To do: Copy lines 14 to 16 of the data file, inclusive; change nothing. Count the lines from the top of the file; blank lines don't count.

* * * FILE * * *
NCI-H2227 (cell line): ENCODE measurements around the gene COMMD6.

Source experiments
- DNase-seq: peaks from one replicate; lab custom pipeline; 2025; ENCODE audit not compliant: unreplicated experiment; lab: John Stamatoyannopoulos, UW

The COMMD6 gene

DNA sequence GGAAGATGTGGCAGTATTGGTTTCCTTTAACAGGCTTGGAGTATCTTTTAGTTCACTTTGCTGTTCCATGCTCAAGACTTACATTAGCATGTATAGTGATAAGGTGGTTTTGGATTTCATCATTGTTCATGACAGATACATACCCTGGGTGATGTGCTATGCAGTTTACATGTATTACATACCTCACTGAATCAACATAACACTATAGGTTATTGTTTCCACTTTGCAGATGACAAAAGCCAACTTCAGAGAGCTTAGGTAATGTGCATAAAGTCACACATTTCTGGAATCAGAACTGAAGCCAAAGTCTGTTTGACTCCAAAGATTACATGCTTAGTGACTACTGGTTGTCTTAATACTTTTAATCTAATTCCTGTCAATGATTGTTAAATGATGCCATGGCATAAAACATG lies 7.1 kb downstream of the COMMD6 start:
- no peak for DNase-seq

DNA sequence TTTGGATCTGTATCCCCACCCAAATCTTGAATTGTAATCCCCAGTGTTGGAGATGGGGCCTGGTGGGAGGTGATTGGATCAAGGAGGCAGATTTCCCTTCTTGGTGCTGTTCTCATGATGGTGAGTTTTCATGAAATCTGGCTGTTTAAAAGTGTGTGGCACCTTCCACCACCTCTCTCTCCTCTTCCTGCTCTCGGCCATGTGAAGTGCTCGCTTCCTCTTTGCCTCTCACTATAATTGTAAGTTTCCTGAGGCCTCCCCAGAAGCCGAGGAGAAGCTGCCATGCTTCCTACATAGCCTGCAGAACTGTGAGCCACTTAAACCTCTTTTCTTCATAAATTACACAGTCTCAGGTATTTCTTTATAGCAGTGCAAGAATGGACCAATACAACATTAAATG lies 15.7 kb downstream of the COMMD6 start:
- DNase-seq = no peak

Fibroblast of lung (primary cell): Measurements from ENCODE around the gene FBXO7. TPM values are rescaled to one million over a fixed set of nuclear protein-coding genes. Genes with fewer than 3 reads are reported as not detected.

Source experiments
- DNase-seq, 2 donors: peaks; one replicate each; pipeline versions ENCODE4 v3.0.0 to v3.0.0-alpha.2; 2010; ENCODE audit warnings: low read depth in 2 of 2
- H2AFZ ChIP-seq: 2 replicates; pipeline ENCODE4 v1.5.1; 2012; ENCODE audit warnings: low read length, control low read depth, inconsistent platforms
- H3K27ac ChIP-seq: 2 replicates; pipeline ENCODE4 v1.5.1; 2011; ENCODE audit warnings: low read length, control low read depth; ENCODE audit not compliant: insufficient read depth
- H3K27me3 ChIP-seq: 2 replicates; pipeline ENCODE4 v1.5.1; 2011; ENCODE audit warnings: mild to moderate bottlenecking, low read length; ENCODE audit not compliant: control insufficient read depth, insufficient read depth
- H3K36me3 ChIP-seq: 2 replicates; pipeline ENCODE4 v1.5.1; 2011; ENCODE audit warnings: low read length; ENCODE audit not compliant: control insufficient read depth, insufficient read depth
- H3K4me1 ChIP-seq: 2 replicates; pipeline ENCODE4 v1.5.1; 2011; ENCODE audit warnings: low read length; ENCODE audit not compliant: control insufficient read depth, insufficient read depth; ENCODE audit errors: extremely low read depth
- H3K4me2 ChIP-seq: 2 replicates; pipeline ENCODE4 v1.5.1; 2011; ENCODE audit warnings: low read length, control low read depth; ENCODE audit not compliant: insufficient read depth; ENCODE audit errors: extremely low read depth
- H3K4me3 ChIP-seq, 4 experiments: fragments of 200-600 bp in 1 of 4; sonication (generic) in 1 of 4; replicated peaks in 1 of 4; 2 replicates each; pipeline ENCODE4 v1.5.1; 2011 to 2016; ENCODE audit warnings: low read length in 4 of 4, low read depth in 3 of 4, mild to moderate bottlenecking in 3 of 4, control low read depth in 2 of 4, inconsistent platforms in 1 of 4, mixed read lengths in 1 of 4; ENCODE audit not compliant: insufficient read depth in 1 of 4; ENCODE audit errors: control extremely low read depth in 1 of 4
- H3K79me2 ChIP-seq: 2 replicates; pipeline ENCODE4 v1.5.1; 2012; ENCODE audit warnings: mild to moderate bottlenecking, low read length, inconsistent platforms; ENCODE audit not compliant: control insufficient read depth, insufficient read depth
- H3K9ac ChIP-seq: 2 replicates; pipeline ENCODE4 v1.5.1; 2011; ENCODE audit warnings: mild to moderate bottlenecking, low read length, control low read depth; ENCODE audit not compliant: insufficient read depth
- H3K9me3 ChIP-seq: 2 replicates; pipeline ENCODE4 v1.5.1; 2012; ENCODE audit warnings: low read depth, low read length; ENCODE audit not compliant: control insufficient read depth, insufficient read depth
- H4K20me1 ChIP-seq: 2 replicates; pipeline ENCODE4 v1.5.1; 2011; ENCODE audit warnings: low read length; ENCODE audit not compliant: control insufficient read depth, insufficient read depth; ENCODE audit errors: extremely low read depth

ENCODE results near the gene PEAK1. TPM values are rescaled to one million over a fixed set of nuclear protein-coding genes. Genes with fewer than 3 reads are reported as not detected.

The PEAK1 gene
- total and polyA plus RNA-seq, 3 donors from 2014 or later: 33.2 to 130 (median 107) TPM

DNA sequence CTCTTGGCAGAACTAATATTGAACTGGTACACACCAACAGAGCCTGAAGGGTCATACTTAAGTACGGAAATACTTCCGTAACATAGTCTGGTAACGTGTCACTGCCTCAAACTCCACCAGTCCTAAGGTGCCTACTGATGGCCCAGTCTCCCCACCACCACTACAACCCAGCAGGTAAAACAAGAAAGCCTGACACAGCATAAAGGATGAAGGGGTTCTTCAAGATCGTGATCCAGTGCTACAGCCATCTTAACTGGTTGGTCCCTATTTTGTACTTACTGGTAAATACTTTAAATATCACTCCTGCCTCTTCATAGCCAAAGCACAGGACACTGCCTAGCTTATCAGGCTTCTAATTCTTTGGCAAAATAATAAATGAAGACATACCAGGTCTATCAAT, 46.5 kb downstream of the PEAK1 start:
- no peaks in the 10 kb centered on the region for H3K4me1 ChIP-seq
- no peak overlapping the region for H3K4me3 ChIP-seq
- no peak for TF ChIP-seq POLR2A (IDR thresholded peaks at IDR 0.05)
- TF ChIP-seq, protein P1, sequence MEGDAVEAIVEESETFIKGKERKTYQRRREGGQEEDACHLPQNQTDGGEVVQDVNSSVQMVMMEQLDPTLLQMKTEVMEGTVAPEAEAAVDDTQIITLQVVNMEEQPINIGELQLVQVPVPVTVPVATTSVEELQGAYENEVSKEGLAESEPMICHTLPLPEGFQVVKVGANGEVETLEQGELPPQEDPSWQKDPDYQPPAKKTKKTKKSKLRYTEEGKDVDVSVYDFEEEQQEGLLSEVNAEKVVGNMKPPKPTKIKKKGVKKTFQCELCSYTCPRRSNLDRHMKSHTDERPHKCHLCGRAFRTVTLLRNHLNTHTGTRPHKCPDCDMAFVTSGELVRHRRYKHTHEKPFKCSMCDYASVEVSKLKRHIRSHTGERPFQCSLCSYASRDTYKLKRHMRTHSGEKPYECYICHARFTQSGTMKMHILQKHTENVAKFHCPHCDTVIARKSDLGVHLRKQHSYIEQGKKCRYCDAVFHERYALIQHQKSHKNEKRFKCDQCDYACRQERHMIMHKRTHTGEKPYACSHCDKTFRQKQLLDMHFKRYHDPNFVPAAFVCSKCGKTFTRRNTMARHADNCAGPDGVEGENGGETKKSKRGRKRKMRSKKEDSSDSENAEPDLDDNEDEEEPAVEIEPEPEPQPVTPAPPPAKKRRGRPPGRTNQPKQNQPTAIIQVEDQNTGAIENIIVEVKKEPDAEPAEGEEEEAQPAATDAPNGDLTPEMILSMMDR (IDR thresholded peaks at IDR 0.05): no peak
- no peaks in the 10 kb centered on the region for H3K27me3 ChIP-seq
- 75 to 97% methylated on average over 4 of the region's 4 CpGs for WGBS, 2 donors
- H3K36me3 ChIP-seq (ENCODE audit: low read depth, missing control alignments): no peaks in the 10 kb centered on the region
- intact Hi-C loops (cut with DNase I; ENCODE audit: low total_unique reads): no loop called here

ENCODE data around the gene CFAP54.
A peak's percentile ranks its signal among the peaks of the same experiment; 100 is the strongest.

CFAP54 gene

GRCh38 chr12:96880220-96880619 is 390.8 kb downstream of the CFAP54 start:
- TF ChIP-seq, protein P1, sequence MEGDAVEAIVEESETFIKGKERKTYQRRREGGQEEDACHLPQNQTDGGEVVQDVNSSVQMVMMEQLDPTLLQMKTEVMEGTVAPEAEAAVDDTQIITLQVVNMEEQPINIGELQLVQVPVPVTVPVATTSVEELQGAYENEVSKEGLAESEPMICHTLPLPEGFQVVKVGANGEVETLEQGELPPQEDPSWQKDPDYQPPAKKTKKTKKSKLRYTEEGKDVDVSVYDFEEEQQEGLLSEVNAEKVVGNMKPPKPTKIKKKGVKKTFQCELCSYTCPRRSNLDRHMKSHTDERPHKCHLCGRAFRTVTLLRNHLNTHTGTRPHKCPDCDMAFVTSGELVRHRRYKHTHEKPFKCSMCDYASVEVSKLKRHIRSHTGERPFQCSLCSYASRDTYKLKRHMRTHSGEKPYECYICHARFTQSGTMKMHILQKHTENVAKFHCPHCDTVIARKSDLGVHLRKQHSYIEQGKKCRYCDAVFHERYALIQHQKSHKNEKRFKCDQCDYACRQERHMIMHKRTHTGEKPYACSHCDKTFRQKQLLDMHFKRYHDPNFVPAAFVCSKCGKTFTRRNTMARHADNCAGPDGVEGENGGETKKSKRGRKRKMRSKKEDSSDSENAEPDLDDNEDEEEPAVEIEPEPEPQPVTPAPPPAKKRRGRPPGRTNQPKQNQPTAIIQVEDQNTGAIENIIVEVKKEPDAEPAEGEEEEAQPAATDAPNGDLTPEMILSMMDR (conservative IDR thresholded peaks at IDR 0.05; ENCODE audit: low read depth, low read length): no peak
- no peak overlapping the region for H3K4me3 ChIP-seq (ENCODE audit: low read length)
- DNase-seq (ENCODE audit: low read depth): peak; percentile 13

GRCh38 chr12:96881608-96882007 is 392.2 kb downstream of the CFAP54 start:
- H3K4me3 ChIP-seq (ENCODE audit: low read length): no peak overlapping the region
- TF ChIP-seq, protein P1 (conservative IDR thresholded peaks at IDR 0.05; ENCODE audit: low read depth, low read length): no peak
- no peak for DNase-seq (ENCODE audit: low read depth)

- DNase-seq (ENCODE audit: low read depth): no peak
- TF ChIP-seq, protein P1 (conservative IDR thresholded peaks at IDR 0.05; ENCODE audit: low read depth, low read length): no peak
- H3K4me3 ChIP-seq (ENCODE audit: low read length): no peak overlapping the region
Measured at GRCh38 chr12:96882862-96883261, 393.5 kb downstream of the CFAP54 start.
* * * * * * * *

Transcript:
- H3K27me3 ChIP-seq: 2 replicates; pipeline ENCODE4 v1.5.1; 2011; ENCODE audit warnings: mild to moderate bottlenecking, low read length; ENCODE audit not compliant: control insufficient read depth, insufficient read depth
- H3K36me3 ChIP-seq: 2 replicates; pipeline ENCODE4 v1.5.1; 2011; ENCODE audit warnings: low read length; ENCODE audit not compliant: control insufficient read depth, insufficient read depth
- H3K4me1 ChIP-seq: 2 replicates; pipeline ENCODE4 v1.5.1; 2011; ENCODE audit warnings: low read length; ENCODE audit not compliant: control insufficient read depth, insufficient read depth; ENCODE audit errors: extremely low read depth